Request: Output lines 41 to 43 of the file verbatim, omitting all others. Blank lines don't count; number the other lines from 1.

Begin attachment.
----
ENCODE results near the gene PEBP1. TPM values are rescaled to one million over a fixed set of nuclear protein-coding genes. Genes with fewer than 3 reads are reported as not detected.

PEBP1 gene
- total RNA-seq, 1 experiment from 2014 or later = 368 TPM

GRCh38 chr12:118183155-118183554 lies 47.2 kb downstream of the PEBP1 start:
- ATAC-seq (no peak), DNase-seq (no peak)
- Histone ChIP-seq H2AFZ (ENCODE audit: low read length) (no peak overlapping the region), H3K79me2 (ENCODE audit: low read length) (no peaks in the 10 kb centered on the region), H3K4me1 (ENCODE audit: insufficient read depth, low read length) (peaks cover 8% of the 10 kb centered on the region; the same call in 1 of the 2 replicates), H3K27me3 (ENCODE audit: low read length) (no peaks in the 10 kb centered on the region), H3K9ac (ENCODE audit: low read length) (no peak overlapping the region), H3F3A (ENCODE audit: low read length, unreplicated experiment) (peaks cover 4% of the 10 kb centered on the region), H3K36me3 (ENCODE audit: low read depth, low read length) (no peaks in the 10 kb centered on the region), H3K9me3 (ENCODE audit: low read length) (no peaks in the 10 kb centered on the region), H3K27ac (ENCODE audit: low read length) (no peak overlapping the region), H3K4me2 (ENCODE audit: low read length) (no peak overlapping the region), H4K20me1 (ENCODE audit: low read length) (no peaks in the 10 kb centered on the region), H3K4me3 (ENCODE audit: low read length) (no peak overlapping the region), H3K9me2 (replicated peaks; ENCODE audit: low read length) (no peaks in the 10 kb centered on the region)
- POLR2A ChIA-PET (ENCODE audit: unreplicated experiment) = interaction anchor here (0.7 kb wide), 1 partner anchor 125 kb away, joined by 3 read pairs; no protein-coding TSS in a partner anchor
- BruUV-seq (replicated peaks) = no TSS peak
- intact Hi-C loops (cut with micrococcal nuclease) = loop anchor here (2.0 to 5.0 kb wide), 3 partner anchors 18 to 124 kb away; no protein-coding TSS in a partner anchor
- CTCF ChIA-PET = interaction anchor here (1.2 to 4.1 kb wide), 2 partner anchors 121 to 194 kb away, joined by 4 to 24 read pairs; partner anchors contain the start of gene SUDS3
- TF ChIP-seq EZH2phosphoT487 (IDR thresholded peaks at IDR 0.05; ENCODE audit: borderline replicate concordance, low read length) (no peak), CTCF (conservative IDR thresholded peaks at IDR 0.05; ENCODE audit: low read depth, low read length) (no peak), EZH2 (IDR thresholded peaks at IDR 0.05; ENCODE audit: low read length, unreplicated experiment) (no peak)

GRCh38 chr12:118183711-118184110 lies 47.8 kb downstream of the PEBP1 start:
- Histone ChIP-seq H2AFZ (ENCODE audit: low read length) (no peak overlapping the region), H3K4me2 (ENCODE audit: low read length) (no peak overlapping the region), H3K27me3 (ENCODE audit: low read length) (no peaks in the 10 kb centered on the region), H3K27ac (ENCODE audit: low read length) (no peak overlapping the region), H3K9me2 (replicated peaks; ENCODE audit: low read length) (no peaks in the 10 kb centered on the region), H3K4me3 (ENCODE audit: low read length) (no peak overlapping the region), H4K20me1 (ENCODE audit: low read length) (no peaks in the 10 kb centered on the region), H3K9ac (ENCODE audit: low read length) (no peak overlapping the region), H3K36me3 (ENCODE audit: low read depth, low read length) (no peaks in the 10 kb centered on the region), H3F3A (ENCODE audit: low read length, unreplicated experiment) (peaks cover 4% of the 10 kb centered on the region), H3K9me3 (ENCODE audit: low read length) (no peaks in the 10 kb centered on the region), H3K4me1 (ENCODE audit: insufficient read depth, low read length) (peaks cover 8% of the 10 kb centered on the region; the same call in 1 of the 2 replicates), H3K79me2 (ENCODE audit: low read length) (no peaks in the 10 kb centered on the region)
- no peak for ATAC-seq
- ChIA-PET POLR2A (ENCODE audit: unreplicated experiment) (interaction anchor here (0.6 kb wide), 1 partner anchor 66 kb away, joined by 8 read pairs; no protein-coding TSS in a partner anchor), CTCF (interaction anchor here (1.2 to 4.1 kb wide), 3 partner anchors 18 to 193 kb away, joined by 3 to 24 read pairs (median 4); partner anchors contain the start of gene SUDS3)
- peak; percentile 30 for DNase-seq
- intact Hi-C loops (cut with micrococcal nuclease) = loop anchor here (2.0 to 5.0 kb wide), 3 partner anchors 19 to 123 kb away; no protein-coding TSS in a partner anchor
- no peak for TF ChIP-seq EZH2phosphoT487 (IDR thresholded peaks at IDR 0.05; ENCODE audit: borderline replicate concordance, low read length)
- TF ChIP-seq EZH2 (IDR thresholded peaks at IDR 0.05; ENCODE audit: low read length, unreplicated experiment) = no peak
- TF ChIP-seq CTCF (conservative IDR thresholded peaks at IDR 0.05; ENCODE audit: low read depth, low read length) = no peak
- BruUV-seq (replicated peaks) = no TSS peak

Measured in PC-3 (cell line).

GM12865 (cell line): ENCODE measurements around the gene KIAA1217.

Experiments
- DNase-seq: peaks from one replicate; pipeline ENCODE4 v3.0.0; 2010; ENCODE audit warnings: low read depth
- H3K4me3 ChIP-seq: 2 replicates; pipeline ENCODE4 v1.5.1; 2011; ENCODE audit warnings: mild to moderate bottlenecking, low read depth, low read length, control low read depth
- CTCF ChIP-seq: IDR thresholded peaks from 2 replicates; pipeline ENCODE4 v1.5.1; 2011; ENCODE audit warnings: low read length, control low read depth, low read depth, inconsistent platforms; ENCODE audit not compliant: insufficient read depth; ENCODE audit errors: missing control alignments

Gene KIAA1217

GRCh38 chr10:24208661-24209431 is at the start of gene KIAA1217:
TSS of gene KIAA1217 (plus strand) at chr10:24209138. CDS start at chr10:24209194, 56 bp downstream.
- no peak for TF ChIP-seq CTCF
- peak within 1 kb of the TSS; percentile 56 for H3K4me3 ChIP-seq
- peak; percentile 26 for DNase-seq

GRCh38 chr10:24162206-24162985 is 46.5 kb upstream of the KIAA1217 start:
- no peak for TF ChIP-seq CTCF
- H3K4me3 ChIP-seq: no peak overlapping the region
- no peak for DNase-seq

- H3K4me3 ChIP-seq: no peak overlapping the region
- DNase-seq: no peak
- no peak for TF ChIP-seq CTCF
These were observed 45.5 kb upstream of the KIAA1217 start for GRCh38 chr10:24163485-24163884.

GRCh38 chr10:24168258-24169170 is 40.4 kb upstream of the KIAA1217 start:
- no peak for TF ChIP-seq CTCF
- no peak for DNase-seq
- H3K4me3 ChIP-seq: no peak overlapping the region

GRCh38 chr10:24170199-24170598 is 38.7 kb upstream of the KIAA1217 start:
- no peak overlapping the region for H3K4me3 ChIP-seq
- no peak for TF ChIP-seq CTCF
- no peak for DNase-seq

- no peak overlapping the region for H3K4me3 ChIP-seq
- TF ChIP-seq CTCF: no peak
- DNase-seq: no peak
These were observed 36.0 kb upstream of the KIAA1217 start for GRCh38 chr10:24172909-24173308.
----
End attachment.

These were observed 45.5 kb upstream of the KIAA1217 start for GRCh38 chr10:24163485-24163884.

GRCh38 chr10:24168258-24169170 is 40.4 kb upstream of the KIAA1217 start:
- no peak for TF ChIP-seq CTCF